You go through the process of filing Chapter 7 bankruptcy,
get your bankruptcy discharge, your fresh start, and get on with your life
Couple of years later, you try to sell or re-finance your home, and cannot, because creditors still have liens showing on the record.
How did this happen?
Well, you and your attorney should check the record for liens recorded against your property as part of the bankruptcy process.
Then you can force the creditor to remove the lien during the bankruptcy case.
I am talking about judgment liens, or non-consensual liens, which means, you did not agree to pledge your house as collateral for this creditor.
In Michigan, any unsecured creditor with a judgment against you can record that judgment as a lien on your real estate, your home, by filing papers in the county where you live with the register of deeds.
It is a long, expensive process to foreclose on that lien, to take your home, and the creditor would have to pay any prior liens, like your mortgage.
So that rarely happens.
What does happen is, the creditor sues, gets the judgment, puts the lien on the home, and waits for a sale or re-finance, when the liens have to be paid.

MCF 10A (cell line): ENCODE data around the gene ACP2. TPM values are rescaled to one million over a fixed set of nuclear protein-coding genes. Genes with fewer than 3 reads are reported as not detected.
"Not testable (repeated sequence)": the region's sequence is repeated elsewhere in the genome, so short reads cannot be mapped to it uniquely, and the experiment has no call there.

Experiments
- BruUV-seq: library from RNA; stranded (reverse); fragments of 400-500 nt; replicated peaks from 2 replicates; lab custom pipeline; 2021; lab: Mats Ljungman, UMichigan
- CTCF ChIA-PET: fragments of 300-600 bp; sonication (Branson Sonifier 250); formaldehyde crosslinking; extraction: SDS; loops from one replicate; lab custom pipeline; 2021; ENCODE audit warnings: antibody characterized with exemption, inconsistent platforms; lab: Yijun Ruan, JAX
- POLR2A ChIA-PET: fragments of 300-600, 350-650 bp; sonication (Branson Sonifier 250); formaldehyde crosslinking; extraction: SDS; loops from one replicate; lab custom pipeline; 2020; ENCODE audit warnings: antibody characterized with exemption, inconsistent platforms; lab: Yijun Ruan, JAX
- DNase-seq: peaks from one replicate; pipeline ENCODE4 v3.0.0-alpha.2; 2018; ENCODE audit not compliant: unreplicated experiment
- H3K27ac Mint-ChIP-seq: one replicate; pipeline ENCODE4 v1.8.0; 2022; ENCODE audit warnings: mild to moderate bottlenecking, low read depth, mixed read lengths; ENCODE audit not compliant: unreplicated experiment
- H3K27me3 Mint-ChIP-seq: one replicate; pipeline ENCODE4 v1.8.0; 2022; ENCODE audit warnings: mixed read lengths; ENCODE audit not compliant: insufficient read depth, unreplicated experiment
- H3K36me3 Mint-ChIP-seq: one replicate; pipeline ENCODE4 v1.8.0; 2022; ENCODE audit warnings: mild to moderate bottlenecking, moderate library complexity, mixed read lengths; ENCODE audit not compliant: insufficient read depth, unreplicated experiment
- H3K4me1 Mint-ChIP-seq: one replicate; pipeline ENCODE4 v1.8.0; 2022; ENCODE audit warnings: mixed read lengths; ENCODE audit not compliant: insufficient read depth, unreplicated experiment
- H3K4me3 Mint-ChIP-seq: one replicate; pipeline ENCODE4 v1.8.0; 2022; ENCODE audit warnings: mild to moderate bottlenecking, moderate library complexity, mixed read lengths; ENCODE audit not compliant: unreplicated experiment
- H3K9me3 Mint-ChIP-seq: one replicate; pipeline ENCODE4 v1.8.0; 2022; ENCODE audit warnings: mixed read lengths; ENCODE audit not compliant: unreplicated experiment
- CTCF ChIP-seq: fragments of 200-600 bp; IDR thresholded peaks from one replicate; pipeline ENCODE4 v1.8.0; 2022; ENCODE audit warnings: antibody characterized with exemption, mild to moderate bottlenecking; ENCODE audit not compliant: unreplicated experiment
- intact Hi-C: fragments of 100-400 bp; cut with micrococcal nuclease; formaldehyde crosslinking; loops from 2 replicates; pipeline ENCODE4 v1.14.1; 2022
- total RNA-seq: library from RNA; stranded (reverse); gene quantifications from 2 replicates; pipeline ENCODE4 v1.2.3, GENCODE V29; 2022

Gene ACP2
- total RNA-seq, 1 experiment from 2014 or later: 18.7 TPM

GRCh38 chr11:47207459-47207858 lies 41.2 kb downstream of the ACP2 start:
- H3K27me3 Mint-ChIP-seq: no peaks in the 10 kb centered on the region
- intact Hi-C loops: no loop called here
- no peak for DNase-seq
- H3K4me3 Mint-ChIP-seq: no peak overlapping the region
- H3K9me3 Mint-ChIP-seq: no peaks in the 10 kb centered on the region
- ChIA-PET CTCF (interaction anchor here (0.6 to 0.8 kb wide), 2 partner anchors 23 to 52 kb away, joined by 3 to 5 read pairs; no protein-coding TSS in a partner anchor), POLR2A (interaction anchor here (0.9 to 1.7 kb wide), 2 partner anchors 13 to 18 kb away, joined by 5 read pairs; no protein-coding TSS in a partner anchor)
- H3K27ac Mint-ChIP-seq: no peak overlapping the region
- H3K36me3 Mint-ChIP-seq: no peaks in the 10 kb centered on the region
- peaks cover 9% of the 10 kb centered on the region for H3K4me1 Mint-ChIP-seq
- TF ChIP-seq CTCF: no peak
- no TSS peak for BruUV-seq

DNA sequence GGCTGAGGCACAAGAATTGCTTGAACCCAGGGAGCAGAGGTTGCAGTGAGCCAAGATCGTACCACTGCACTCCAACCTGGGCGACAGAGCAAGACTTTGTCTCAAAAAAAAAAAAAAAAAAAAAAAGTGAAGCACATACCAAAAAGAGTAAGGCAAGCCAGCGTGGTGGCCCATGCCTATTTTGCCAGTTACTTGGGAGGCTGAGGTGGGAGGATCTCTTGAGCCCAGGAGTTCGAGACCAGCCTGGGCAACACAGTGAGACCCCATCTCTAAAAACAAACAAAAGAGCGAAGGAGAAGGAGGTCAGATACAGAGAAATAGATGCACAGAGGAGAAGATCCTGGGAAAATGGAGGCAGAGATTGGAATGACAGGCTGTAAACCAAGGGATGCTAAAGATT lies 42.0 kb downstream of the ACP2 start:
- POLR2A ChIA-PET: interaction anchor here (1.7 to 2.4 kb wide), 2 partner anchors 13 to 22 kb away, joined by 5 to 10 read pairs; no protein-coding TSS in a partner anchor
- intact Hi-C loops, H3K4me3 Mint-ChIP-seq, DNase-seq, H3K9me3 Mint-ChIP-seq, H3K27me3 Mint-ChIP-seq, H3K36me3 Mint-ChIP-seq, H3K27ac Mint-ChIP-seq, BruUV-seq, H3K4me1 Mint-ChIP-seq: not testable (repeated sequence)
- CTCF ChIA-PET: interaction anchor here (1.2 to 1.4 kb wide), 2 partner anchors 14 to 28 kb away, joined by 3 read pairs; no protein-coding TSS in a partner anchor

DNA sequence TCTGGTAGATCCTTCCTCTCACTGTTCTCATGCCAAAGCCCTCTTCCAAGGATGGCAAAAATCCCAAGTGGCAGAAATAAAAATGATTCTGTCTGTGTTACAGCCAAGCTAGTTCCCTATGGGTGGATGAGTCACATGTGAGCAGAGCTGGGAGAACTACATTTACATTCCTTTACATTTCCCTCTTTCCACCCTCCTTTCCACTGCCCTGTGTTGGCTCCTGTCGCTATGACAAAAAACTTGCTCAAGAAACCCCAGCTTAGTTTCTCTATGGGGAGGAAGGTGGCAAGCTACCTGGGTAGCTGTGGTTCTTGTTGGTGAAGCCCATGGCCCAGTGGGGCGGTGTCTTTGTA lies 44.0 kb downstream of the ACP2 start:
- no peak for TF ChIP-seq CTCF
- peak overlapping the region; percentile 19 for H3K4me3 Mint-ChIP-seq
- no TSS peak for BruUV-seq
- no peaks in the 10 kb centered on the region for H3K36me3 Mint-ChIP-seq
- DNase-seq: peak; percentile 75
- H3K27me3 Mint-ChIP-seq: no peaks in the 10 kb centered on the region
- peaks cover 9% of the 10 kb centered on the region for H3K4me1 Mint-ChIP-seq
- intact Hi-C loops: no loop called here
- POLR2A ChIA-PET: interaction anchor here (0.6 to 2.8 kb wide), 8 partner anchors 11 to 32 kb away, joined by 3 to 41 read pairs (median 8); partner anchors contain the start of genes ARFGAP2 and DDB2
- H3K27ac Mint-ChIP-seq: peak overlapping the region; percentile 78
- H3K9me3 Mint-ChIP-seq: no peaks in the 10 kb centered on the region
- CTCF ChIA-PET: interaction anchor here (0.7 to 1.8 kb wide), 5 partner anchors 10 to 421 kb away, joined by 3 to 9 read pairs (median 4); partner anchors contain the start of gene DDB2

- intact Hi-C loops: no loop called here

Now, it could be that some company bought the debt after you filed bankruptcy, or the original creditor sues you after bankruptcy.
In Detroit, we have trash can service.
Someone drives by your house and drops the papers in the trash, and says you are served.
So you could have a judgment against you without you knowing it.
Until you try to sell your house.
It could be the creditor does not know about the bankruptcy, if they bought the debt and were not told.
A bankruptcy case can be re-opened to grant relief to the debtor, and enforcement of the discharge is a good reason.
There is no filing fee due in this situation.
I always give creditors another chance to do the right thing before filing a motion to hold them in contempt.
I usually send them the motion I am going to file, so they know exactly what is coming and I can show the Judge they had a chance to resolve the issue out of court.
Prevention is better than cure, so check the title records on your home before you file bankruptcy.
After Bankruptcy, Creditor Lien On My Home?